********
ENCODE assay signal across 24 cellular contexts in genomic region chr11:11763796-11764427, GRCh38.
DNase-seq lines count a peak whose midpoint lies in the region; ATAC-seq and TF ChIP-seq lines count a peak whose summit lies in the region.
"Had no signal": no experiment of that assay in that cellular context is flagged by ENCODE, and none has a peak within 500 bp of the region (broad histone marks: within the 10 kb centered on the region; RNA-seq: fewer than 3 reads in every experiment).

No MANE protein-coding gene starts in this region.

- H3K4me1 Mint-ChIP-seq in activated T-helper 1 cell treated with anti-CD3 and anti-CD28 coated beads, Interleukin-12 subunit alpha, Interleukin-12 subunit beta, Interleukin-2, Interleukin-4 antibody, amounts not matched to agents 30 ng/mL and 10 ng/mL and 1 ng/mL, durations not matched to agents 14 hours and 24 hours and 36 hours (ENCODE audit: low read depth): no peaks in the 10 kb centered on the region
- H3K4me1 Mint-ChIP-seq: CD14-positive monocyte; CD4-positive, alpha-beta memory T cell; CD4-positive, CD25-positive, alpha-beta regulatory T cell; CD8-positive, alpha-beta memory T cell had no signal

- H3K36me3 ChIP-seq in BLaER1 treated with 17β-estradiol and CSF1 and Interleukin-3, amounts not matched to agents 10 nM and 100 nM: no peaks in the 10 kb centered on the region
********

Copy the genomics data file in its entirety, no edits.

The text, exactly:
ENCODE assay signal across 24 cellular contexts in genomic region chr11:11763796-11764427, GRCh38.
DNase-seq lines count a peak whose midpoint lies in the region; ATAC-seq and TF ChIP-seq lines count a peak whose summit lies in the region.
"Had no signal": no experiment of that assay in that cellular context is flagged by ENCODE, and none has a peak within 500 bp of the region (broad histone marks: within the 10 kb centered on the region; RNA-seq: fewer than 3 reads in every experiment).

No MANE protein-coding gene starts in this region.

- H3K4me1 Mint-ChIP-seq in activated T-helper 1 cell treated with anti-CD3 and anti-CD28 coated beads, Interleukin-12 subunit alpha, Interleukin-12 subunit beta, Interleukin-2, Interleukin-4 antibody, amounts not matched to agents 30 ng/mL and 10 ng/mL and 1 ng/mL, durations not matched to agents 14 hours and 24 hours and 36 hours (ENCODE audit: low read depth): no peaks in the 10 kb centered on the region
- H3K4me1 Mint-ChIP-seq: CD14-positive monocyte; CD4-positive, alpha-beta memory T cell; CD4-positive, CD25-positive, alpha-beta regulatory T cell; CD8-positive, alpha-beta memory T cell had no signal

- H3K36me3 ChIP-seq in BLaER1 treated with 17β-estradiol and CSF1 and Interleukin-3, amounts not matched to agents 10 nM and 100 nM: no peaks in the 10 kb centered on the region